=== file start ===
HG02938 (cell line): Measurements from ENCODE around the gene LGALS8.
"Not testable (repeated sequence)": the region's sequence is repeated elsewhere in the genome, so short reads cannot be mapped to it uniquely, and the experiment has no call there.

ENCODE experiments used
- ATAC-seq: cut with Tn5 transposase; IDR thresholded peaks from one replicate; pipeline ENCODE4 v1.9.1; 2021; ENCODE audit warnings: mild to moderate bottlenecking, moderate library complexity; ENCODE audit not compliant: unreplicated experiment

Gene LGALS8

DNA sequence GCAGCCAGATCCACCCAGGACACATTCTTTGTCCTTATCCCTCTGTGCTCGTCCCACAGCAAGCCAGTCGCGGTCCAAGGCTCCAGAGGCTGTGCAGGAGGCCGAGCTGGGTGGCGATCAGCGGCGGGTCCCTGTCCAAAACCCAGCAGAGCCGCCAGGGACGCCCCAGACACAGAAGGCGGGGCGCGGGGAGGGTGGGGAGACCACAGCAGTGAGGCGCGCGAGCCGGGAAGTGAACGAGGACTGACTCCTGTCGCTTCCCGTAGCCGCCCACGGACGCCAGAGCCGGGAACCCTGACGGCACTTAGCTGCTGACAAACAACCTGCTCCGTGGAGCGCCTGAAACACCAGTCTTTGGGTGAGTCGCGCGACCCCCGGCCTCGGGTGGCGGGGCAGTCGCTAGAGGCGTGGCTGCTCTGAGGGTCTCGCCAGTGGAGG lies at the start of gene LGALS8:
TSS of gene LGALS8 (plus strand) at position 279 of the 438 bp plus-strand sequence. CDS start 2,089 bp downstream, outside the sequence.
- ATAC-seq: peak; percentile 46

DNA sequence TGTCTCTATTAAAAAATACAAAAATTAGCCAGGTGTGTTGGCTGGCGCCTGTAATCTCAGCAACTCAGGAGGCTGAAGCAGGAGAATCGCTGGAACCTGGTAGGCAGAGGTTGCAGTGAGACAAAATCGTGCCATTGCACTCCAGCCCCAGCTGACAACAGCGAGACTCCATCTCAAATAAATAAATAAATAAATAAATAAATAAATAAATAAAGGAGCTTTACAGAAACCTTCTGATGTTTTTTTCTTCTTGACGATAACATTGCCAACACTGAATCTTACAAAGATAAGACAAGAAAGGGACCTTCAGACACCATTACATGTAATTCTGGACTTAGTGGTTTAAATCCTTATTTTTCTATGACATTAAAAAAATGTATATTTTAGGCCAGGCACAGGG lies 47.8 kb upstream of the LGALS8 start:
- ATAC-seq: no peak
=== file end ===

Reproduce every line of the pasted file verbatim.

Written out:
HG02938 (cell line): Measurements from ENCODE around the gene LGALS8.
"Not testable (repeated sequence)": the region's sequence is repeated elsewhere in the genome, so short reads cannot be mapped to it uniquely, and the experiment has no call there.

ENCODE experiments used
- ATAC-seq: cut with Tn5 transposase; IDR thresholded peaks from one replicate; pipeline ENCODE4 v1.9.1; 2021; ENCODE audit warnings: mild to moderate bottlenecking, moderate library complexity; ENCODE audit not compliant: unreplicated experiment

Gene LGALS8

DNA sequence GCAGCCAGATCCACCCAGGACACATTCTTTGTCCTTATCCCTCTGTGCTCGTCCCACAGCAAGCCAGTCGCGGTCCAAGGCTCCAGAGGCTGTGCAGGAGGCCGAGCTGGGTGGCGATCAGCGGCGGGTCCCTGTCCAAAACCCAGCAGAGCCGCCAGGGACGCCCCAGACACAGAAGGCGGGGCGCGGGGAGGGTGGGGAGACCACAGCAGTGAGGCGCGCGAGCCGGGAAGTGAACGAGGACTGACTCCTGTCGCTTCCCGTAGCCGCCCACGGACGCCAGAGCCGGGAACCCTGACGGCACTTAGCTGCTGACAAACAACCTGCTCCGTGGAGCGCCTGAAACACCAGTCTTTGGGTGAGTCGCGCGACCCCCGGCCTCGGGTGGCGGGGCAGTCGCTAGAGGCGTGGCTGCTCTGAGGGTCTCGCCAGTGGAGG lies at the start of gene LGALS8:
TSS of gene LGALS8 (plus strand) at position 279 of the 438 bp plus-strand sequence. CDS start 2,089 bp downstream, outside the sequence.
- ATAC-seq: peak; percentile 46

DNA sequence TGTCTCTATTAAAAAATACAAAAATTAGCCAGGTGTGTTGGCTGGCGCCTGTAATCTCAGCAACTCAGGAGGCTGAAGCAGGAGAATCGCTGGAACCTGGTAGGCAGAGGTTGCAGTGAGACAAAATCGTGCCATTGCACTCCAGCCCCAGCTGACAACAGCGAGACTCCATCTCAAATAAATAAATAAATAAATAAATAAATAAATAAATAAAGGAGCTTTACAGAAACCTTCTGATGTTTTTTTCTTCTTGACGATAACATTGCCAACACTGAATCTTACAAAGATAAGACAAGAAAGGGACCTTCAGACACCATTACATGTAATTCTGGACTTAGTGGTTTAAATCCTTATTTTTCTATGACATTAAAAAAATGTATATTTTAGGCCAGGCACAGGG lies 47.8 kb upstream of the LGALS8 start:
- ATAC-seq: no peak